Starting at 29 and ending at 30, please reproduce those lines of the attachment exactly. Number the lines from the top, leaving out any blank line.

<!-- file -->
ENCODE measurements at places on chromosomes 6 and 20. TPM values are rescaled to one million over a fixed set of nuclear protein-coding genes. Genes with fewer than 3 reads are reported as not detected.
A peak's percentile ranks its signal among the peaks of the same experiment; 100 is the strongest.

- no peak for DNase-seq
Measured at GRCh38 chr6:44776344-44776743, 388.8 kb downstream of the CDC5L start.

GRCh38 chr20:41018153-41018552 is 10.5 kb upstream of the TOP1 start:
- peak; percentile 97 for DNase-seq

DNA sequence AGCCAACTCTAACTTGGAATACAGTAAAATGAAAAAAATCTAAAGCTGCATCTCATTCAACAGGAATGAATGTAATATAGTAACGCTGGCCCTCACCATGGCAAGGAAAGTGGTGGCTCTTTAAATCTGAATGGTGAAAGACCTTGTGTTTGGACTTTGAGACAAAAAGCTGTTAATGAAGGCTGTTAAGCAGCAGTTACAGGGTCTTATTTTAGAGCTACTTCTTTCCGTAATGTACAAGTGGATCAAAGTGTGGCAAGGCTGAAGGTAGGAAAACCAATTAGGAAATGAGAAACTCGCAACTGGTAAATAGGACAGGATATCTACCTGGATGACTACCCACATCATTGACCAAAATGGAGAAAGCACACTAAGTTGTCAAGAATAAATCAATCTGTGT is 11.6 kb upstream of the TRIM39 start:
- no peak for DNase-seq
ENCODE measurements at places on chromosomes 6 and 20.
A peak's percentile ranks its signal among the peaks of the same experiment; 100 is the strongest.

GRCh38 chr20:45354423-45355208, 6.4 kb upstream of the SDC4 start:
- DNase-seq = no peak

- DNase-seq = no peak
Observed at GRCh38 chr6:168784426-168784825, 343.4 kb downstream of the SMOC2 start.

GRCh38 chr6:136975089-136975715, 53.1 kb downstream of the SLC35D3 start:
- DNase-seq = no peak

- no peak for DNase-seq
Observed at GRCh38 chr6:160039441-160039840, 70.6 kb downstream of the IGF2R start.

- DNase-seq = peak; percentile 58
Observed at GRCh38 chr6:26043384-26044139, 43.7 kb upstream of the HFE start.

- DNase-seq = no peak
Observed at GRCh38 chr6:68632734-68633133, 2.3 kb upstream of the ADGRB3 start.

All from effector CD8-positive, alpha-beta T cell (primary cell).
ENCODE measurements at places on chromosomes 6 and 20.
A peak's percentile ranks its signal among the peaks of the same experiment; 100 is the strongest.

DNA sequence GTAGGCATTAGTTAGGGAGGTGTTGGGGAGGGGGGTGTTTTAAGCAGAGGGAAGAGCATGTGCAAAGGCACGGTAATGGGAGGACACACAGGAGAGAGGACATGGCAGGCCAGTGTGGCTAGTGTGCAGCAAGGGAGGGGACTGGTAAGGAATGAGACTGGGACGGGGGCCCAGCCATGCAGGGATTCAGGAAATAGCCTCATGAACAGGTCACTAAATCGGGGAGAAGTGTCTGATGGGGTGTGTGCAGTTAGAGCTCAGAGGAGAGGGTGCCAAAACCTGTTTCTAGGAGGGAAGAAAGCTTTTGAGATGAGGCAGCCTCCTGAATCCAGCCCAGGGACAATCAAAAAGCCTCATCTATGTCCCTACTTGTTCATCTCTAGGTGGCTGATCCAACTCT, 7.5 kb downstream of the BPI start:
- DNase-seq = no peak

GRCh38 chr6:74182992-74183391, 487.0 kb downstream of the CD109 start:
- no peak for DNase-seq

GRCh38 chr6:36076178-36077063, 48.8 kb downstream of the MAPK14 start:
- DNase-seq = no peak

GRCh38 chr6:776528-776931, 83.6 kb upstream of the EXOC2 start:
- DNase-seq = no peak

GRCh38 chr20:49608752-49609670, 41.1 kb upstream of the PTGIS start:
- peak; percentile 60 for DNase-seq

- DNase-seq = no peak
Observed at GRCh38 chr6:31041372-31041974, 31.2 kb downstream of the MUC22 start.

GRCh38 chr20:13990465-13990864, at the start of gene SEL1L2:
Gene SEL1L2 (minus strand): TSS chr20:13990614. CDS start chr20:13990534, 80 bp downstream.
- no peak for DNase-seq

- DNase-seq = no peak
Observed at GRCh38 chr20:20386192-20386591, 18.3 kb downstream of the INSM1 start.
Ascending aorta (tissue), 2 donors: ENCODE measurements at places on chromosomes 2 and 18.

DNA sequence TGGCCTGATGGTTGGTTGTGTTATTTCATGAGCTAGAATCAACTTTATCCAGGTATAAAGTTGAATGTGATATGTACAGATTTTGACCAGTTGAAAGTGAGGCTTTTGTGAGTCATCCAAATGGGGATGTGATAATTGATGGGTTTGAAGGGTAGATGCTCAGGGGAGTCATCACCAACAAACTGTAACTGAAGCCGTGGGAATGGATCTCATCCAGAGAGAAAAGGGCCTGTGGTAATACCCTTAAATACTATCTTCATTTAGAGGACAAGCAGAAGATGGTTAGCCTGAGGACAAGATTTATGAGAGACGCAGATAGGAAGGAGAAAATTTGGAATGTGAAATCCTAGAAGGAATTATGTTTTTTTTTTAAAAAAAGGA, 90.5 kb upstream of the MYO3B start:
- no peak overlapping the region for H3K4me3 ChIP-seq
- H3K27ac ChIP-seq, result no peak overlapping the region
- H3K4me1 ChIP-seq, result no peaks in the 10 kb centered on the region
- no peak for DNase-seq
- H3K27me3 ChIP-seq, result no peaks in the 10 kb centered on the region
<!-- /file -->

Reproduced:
- no peak for DNase-seq

GRCh38 chr6:36076178-36077063, 48.8 kb downstream of the MAPK14 start: